A program to help prevent pregnancies in adolescent mothers helps reduce the rate of rapid repeat teen pregnancy, a recent study found. The Teen Options to Prevent Pregnancy program included 598 adolescent females from 7 obstetrics/genecology clinics and 5 postpartum units of a large hospital system. Each was enrolled at least 28 weeks pregnant or less than 9 weeks postpartum and was randomized to either the Teen Options to Prevent Pregnancy intervention or a usual care control condition. The program recommended monthly sessions between a participant and a registered nurse over 18 months and featured facilitated birth control access through transportation assistance and a part-time contraceptive clinic. The impact of the program on rapid repeat pregnancies at 18 months post-enrollment was evaluated. Researchers found:
- There was an 18.1% absolute reduction in self-reported repeat pregnancy in the intervention group relative to the control group.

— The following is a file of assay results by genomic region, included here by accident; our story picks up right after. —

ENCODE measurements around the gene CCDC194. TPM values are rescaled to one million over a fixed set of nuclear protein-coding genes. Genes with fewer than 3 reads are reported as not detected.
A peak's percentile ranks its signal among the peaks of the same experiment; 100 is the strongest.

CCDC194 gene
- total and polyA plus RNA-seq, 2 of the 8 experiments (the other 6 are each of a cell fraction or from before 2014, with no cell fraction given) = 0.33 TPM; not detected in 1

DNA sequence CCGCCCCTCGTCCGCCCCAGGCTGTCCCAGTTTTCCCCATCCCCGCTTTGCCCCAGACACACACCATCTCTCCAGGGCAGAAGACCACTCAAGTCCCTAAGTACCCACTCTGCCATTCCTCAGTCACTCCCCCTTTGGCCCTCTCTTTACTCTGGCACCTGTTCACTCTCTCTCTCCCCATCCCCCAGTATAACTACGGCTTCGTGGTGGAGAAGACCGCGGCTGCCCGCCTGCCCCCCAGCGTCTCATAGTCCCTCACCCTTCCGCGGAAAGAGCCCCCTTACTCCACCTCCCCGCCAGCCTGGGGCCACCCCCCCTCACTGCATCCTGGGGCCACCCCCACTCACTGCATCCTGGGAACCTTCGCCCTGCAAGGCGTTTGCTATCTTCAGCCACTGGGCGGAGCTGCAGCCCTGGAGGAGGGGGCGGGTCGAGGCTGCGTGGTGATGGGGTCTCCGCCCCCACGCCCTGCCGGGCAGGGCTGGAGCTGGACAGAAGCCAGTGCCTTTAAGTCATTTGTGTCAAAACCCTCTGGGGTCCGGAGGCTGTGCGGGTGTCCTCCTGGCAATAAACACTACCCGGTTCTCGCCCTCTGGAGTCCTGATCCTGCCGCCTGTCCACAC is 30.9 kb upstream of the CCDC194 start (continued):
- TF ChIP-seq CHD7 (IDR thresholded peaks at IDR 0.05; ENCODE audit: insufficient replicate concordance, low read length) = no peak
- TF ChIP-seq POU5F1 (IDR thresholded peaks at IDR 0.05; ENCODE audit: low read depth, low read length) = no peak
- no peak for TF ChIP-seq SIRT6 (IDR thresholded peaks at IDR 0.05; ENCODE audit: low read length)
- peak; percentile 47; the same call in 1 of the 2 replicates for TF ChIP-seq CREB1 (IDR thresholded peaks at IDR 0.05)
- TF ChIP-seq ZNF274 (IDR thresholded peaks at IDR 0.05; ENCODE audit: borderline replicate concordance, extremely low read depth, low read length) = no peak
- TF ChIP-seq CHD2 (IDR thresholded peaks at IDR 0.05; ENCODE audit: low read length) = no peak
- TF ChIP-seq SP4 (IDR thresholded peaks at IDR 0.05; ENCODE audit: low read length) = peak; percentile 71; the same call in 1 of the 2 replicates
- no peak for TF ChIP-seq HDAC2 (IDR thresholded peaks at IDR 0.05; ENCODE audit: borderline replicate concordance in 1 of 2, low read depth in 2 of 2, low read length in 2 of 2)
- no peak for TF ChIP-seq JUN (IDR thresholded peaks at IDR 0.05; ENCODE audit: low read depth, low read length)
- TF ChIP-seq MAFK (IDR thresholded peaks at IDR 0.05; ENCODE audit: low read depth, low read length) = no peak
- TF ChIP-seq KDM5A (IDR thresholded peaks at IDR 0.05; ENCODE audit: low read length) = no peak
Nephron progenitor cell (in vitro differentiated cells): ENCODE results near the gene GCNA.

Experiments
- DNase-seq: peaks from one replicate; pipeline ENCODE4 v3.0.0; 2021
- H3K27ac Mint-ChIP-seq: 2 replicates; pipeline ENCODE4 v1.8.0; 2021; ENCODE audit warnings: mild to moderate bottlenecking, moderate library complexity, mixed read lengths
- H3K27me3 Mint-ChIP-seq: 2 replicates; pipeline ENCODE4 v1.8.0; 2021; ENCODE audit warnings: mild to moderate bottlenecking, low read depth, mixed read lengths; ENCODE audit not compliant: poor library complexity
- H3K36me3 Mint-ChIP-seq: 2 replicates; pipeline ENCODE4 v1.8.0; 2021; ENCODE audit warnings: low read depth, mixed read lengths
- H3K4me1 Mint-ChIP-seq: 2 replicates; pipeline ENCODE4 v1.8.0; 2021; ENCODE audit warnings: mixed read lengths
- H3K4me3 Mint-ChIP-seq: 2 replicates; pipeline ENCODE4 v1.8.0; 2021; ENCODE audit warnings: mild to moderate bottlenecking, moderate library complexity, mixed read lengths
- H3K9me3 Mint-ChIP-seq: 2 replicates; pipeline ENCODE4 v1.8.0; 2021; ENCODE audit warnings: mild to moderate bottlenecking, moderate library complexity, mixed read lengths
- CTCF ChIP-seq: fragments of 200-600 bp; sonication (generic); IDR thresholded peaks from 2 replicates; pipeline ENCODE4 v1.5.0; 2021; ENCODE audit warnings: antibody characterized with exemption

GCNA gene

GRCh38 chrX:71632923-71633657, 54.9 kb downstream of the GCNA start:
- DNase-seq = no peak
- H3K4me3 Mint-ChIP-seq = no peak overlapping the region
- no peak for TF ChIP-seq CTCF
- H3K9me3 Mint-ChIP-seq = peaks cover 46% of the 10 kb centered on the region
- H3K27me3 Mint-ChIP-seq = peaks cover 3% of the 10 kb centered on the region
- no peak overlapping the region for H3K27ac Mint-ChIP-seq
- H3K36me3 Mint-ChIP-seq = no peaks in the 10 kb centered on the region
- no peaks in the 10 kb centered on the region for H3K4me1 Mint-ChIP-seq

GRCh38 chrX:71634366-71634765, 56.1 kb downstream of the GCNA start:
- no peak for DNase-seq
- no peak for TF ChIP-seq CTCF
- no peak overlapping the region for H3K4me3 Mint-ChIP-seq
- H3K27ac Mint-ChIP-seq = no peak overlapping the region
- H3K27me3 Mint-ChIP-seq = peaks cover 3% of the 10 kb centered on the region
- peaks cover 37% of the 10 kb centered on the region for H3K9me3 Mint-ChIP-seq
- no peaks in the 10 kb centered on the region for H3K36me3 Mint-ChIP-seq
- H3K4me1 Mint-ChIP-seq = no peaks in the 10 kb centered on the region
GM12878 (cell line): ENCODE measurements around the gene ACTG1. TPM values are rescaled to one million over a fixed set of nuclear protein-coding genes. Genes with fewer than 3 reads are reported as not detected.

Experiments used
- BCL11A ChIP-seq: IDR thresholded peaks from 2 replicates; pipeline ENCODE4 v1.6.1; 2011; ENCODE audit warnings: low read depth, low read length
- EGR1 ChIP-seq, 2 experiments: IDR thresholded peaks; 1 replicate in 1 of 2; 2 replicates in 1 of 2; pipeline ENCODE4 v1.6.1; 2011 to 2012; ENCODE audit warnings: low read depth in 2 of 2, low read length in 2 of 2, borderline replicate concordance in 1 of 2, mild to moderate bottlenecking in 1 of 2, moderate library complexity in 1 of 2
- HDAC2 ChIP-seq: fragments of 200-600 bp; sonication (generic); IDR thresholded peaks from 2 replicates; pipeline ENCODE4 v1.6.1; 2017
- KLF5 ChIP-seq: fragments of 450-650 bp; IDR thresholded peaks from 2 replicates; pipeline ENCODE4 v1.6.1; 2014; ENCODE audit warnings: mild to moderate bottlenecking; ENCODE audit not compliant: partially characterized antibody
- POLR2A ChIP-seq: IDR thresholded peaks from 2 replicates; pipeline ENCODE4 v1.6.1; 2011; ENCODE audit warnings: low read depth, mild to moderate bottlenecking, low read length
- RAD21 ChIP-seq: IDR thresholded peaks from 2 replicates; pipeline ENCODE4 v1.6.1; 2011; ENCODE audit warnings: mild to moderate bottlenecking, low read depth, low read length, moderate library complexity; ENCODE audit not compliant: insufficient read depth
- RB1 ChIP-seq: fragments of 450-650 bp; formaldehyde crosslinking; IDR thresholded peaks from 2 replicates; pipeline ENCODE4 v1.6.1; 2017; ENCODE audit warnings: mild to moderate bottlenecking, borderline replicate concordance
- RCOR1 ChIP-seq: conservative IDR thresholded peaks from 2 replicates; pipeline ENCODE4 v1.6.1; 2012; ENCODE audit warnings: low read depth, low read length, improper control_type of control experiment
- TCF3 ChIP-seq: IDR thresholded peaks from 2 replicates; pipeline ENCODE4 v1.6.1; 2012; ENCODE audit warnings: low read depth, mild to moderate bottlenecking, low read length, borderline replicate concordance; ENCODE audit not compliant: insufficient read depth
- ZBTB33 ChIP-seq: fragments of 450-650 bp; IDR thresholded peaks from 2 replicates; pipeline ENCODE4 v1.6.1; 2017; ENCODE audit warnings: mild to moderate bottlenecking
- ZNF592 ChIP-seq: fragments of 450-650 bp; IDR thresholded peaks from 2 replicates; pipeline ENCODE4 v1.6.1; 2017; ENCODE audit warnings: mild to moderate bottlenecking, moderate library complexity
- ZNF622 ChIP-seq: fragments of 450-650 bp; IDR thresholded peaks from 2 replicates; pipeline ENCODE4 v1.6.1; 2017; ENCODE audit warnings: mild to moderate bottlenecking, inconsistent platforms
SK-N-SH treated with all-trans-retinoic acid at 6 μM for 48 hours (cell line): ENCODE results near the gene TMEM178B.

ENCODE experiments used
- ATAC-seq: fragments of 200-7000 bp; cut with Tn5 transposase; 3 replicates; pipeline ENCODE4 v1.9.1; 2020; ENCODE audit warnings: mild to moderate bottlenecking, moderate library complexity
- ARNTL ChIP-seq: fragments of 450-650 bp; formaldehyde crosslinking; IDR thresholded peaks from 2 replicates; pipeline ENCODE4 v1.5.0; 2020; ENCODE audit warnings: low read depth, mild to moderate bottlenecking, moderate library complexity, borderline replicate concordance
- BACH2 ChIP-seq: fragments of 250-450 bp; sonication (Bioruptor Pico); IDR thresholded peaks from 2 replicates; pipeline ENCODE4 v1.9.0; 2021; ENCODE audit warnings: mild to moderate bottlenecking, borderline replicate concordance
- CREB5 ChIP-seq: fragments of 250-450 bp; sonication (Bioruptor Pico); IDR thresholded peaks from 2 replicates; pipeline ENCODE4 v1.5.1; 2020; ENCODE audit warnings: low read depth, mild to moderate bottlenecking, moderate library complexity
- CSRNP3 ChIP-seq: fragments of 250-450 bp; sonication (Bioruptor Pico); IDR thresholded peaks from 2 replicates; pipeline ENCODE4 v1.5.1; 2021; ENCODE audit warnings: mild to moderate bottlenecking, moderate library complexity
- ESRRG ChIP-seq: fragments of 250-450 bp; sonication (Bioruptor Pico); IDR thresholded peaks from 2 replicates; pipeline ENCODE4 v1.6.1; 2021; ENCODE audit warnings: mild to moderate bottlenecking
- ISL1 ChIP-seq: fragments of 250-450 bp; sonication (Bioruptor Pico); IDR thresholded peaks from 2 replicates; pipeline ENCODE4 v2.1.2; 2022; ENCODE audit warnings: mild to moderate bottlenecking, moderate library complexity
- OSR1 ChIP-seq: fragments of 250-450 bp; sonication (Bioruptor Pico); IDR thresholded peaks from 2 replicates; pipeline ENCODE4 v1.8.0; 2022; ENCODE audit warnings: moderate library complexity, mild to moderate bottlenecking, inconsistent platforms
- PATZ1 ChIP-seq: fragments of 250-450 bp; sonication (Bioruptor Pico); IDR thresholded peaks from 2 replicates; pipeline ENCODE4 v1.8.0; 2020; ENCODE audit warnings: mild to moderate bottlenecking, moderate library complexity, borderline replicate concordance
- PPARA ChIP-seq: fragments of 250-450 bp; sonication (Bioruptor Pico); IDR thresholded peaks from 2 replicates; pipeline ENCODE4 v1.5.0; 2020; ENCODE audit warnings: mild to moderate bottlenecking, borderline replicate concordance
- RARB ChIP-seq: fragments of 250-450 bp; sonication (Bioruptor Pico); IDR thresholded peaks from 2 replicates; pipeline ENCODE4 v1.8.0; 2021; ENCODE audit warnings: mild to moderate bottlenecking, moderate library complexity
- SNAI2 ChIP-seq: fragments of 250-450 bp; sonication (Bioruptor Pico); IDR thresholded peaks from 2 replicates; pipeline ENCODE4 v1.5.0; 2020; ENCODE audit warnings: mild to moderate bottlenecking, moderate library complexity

- There was a 13.7% absolute increase in self-reported long-acting reversible contraception use in the intervention group relative to the control group.
- There was no evidence of harmful effects of the intervention on sexual risk behaviors.
Stevens J, Lutz R, Osuagwu N, Rotz D, Goesling B. A randomized trial of motivational interviewing and facilitated contraceptive access to prevent rapid repeat pregnancy among adolescent mothers. [Published online ahead of print June 14, 2017]. Am J Obstet Gynecol. doi:10.1016/j.ajog.2017.06.010.
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